If you aren’t aware of the Canadian brand Mary Young Lingerie, it’s time you got acquainted. Mary Young is the kind of brand that you feel amazing supporting – they’re focused on empowering women to love their body, promoting sustainable fashion through their design and production practices, and donating a portion of all proceeds to charity. All of this is done without compromising quality and design outcome. Brands like Mary Young are truly moving the lingerie industry into the future of green and ethical fashion practices.
The Self Love Club, a movement powered by the brand, is an effort to create an open dialogue to focus on self love and acceptance. A portion of the proceeds from every single garment sold is donated to Raw Beauty Talks. A non-profit, Raw Beauty Talks uses education in public schools, public events, and social media to promote the “mental and physical health of girls and young women by increasing their self-confidence and cultivating positive body image.”
In addition to using their proceeds for female empowerment, Mary Young Lingerie has made a conscious effort to enact sustainable business practices. All products are designed and produced in Montreal to keep jobs within the community and to encourage the Canadian economy. In addition, they are constantly looking for ways to increase their sustainability while maintaining product quality. Mary Young’s signature fabric is a bamboo blend. This fabric is soft, breathable, and strong, providing direct benefits to you, the consumer. However, the decision to make bamboo their staple fabric was also made with the environment in mind – unlike cotton, bamboo doesn’t require herbicides or pesticides to grow. Every part of their packaging is recyclable, they work to minimize water consumption during production, and they have made it part of their mission to defend fair wages, working conditions, and worker’s rights.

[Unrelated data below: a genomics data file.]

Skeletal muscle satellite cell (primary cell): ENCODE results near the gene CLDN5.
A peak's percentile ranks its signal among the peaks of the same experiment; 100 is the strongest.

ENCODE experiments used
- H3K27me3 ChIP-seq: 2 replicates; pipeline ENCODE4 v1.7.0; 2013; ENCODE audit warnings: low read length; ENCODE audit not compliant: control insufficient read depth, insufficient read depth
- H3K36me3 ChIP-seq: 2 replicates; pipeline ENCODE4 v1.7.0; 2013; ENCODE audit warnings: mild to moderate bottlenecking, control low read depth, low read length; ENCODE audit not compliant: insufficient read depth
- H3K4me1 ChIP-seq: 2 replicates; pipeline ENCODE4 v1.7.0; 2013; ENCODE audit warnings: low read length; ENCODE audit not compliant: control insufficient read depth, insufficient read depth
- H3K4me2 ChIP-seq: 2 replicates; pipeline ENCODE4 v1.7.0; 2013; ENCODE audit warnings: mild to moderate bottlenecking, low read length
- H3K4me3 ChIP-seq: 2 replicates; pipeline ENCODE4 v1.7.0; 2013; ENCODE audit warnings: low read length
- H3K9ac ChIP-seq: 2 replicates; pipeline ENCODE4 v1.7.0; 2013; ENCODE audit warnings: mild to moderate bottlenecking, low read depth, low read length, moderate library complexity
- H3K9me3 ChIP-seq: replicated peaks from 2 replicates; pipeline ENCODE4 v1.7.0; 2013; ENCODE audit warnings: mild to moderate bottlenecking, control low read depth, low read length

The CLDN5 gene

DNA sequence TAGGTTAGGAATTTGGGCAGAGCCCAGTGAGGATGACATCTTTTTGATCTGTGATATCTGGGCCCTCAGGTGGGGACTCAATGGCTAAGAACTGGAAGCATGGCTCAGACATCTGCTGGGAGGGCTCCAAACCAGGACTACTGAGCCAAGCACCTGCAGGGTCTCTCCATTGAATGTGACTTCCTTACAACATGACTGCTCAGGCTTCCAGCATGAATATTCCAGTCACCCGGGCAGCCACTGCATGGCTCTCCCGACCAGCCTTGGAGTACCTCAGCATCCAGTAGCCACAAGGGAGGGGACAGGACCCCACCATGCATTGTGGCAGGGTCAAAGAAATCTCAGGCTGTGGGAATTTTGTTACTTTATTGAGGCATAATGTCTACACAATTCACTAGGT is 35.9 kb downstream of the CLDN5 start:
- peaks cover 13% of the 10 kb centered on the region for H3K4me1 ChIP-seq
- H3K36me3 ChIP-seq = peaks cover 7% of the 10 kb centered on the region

Mary Young Lingerie is a perfect example of young entrepreneurs that are working to make real and lasting change in the fashion industry. Fast and cheap fashion is damaging to the environment, those creating the garments, the economy, and, ultimately, the consumer. Keep an eye out for brands like Mary Young that are putting their money where their mouth is and are actually working to minimize negative consumption habits that affect others and the environment at large.